SAN ANTONIO - Caught red-handed, now some violators will have to pay up. Officials cracked down on those who bought fireworks and tried to take them into the city.
The parking lot at one fireworks stand was full on the Fourth of July and not far from there our cameras were right along side of Capt. Chris Casals, an arson investigator.
"We'll be out here for a couple of hours," said Casals.
Casals is what you call a "spotter" and he was keeping a close eye out for those folks breaking the law.
"I will radio ahead to somebody else that this person I witnessed them buying fireworks and that they are headed to San Antonio with those fireworks," said Casals.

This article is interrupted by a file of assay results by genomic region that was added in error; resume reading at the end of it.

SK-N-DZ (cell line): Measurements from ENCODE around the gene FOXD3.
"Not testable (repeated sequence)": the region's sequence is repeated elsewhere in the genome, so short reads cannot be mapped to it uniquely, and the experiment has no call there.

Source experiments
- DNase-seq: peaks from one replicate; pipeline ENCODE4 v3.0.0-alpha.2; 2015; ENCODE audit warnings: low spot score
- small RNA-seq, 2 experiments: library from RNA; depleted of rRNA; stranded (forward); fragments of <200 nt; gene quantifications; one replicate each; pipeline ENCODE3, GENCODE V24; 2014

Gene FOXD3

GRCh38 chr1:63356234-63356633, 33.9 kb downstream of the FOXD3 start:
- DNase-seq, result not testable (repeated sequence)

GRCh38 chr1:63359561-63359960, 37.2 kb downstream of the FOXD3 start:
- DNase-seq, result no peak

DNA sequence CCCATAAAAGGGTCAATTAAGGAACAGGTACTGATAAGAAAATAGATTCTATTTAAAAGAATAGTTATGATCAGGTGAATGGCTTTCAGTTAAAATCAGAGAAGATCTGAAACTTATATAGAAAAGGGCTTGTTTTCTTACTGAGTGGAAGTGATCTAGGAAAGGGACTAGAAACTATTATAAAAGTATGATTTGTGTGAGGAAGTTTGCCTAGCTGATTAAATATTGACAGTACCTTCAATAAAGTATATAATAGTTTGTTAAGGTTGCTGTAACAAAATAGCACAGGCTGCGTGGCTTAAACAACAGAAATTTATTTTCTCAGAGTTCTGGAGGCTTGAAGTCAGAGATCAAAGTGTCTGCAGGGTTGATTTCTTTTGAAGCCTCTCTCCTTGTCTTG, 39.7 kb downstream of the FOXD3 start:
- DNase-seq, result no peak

Just down the street from Casals' unmarked vehicle are two officers in a marked unit that are standing by waiting for his phone call.
"There's a white - looks like a Toyota Camry - black bumper headed your way," said Casals over the phone as he had just spotted the driver purchasing fireworks and headed into the city.
Once the violator is pulled over the fireworks are confiscated and an officer writes them a ticket. It's a cycle these guys do every Fourth of July and New Year's Eve.
"There are some real dangers with this. In 1992 we had a twelve-year-old girl hit with a bottle rocket," Casais recalled.
There is also the danger of starting a fire - just some reasons why the city of San Antonio banned fireworks.
Still, Capt. Casals said there are those who insist on sneaking them in and you can bet these guys will be there to spot them out.